A report by Sauvé Fellows Nicole Leaver and Bojan Francuz

“Genocide prevention must become good politics,” i.e. become relevant on the minds of policy-makers and elected officials, said Kyle Matthews, the Executive Director of the Montreal Institute for Genocide and Human Rights Studies (MIGS) at Concordia University. The Institute has carved out a niche space in the academia-policy realm to act as a convener for ideas and action on genocide, mass atrocities and violent extremism.

During the Public Leadership Encounter, the second in the Fellow’s weekly series, JSF Fellows visited the Institute and met with Matthews and his staff members. They learned about the Institute’s history and mission, and got acquainted with several ongoing projects. Most notably, the DMAPLab, a pioneering “policy hub” working to combat hate speech and genocidal ideologies online.

In a lively discussion, Fellows and Matthews touched upon several topics: genocide education, the crisis in Myanmar and opportunities for individual and collective engagement.

Matthews underlined the importance of integrating genocide prevention education in curriculums across Canada. Going beyond the reach of students, Matthews stressed the need for increased genocide prevention education in the wider public sphere, for example by engaging citizens through popular media. Equally important to MIGS’ mission is creating a meaningful and sustained engagement with parliamentarians and policy-makers in Canada and abroad.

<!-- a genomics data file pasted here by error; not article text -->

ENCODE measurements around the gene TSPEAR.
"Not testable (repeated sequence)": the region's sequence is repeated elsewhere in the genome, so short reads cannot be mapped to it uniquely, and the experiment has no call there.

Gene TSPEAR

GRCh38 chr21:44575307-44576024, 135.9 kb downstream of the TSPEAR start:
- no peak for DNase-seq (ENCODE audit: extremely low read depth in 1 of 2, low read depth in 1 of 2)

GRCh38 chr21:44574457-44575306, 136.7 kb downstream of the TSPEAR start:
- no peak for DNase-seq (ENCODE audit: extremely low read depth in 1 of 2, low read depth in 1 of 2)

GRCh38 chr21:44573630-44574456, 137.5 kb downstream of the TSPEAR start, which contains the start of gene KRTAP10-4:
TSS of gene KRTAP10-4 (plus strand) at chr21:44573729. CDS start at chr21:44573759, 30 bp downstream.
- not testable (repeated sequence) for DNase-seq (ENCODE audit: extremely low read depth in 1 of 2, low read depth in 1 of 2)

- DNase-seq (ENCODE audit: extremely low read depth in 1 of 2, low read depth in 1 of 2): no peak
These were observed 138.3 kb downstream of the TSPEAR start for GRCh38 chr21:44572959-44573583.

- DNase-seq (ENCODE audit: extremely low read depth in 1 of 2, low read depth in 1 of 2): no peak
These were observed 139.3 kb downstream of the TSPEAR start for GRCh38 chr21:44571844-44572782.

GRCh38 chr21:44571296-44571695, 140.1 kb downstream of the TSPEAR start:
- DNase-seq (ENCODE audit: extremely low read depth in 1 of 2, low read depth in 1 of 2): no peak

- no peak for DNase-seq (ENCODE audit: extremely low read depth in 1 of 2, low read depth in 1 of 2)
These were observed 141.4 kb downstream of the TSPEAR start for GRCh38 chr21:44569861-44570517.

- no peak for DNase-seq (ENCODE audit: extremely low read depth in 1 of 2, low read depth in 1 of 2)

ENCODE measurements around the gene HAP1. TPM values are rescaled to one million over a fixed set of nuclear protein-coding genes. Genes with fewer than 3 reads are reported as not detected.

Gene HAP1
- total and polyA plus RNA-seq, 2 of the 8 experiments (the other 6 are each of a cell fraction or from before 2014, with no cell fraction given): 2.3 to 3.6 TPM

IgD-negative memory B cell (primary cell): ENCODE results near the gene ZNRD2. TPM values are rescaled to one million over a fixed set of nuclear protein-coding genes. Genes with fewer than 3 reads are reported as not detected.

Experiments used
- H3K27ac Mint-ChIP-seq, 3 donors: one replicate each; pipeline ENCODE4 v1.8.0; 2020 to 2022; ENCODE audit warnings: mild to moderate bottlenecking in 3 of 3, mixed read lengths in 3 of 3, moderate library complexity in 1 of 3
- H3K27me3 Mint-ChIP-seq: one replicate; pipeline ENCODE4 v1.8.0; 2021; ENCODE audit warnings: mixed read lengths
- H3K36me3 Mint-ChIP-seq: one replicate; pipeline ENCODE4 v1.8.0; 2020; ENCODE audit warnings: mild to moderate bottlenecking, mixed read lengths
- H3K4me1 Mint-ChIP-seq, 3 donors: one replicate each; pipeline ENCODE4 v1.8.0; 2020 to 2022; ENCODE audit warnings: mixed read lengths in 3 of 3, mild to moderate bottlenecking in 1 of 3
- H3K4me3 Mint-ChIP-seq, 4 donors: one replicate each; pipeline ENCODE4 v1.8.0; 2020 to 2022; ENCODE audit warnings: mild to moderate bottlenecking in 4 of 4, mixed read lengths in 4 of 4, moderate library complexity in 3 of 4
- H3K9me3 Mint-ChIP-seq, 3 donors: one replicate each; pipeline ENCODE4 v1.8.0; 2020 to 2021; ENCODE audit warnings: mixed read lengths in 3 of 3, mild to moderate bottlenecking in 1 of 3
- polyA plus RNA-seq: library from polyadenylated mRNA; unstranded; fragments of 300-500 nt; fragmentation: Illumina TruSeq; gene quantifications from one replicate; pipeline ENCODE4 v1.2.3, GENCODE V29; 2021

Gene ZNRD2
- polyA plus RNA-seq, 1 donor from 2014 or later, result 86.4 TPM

A significant part of the discussion was dedicated to exploring the ongoing situation in Myanmar, described by Zeid Ra’ad al-Hussein, the United Nations High Commissioner for Human Rights, as “a textbook example of ethnic cleansing.” Matthews noted that he is not surprised by the impotence of the UN to respond proactively to the situation in the country and failure to live up to the principles of the Responsibility to Protect (R2P) doctrine. This noted, he was also optimistic about efforts such as the veto code of conduct mechanism which attempt to address the problem of the Security Council gridlock in cases of mass atrocities.

Responding to the Fellows’ questions about how individuals and collective groups, such as the Sauvé Fellows, can contribute and participate on these issues, Matthews highlighted that the role of religious leaders in genocide prevention should be explored further. He also offered Fellows to call upon the Institute’s resources and networks, and invited us to collaborate in the future.

Prior to the Leadership Encounter with Kyle Matthews and the MIGS staff, Fellows engaged in discussions on the legal and theoretical scope of genocide and questions on who gets to decide when it is occurring, while analyzing specific modern day case studies and identifying genocide prevention indicators.

The Fellows also had an opportunity to speak via phone to Ahmed Ullah, a young Rohingya activist from Kitchener, Ontario, who shared his personal story about the challenges he faced as a Rohingya activist in Canada. Despite numerous barriers, Ahmed continues his efforts to speak up for his community and nudge the Canadian government to respond more forcefully to the situation in Myanmar.